I'll write you books of goblin war and princesses who won't conform,
And tell show you every detail of a goblin warrior's uniform:
In short, in matters space opera, anime, and fantasist,
I am the very model of a modern SF novelist.

In fact, when I know what is meant by "grok" and "droid" and "FTL",
When I can tell at sight the sword Excalibur from Anduril,
When twists in stories I perceive by reading just one paragraph,
And when I know precisely how to pen a clever epigraph,
When I have followed breakthroughs yearly in e-book technology,
When I know more of grammar than my profs from University--
In short, when you run out and buy and read every last book by me--
You'll say a better novelist has never writ a fantasy.
My works even appear in many dialects European,
Thanks to the perseverance of my agent JABberwockian;
In short, in matters space opera, anime, and fantasist,
I am the very model of a modern SF novelist.

Saturday, 19 July 2008

What to do with unwanted books...

Oh dear. Sometimes a book really is just unloved and unwanted. Here's a crafty list of ideas, from birdhouses to purses, to turn them into something other than a book to read. Although the thought of sacrificing one of my books makes me shudder, there are some lovely ideas there.

Of course, you can also give them to charity, free them at book crossing or sell them on green metropolis!

Friday, 18 July 2008

The Good Life

Something is up at Bookling Towers and it's having a drastic impact on my reading rate! This month I've bottled my first batch of home-brewed wine and set up two more batches. I've baked strawberry tarts using the produce from our four strawberry plants. We've eaten home grown herby salads from the garden - and willed the tomatos and cucumber to geta move on. I've made several loaves of bread, embarked on a cooking-from-scratch spree and now this!

I've never made chutney before and, if I do say so myself, it turned out pretty well. It's a pity I got my labels too wet so they bubbled but at least it tastes yummy.

In the spirit of Freecycling, if I am right to call it that, I've already bartered one pot for strawberry jam and a bottle of the wine for elderflower champagne. Any other takers?

Next up, I've got my eye on Sarah Raven's Garden Cookbook, as recommended over on Cornflower's blog, as I'm sure cookbooks don't count as new books so it wouldn't violate my ban. I'm also considering making my own parma ham having read about it in my copy of Preserved... Or am I getting carried away?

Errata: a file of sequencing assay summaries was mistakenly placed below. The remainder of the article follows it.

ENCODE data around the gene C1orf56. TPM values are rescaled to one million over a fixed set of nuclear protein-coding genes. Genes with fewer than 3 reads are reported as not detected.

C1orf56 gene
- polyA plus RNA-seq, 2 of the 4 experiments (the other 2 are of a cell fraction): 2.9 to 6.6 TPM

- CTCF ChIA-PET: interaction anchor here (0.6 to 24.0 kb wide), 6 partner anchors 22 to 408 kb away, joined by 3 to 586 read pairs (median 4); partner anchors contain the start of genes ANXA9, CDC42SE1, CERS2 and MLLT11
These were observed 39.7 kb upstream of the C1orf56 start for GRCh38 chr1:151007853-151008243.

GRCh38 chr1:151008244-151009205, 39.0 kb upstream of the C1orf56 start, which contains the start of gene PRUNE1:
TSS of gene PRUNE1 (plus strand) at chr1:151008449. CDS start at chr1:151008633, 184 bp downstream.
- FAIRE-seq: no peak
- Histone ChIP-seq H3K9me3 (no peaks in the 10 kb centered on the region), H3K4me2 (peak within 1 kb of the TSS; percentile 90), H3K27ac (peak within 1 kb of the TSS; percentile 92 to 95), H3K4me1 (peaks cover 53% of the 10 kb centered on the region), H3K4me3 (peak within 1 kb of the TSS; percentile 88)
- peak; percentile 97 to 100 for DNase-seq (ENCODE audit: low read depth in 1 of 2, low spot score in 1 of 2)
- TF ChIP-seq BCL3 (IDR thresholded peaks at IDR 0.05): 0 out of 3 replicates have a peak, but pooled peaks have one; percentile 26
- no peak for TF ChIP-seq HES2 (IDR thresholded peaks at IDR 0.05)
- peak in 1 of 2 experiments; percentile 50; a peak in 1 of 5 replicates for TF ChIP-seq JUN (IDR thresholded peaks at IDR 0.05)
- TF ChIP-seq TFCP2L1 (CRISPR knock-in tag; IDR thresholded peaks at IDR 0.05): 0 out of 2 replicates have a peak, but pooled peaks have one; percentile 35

After my post about Watchmen earlier this month, here's a sneak preview of the official trailer!

Friday, 11 July 2008

The Constant Gardener - John le Carré

I've watched the excellent 2005 film adaptation, directed by Fernando Meirelles, of John le Carré's The Constant Gardener and loved it. I've read that le Carré said that the film followed the plot of the book but not the story and having read the book I agree but don't think that the adaption suffered.

For those who have not watched the film, or read the book, the Constant Gardener tells the story of Justin Quayle, a British diplomat based in Nairobi, and his recently murdered wife, Tessa, who has become a passionate activist championing a number of local issues. Investigating what Tessa was researching at the time of hear death takes Justin around the world and uncovers an uncomfortable dossier of evidence that implicates the dubious business practices of a very influential drugs company.

This is an interesting book that quite probably hits a few nerves. I find it hard to say if I'd have enjoyed it as much if I'd not had the imagery from the film in my head - especially the chapters set in Kenya. I think it's a strong story with an element of suspense throughout as you try to understand what shade of grey each character really is - nothing is ever black and white.

It's one of the few instances where I prefer the film to the book, although that isn't to say that the book's not good in its own right! I plan to re-watch the film in the near future so it'll be interesting to see it again in light of some of the extra knowledge I now have.

Tuesday, 8 July 2008

Watchmen - Alan Moore & Dave Gibbons

I've just finished reading Watchmen by Alan Moore and Dave Gibbons. What an experience. The only other graphic novel I've read is V for Vendetta, also by Alan Moore, which I loved reading but this was something else.

The artwork by Dave Gibbons is incredible - I spent ages just staring at the almost cinematic imagery on the first page! If you clicked that link then you'll probably also gather that this is not a story about kittens and bunnies. It's a pretty bleak tale and contains plenty of violence - not one for children.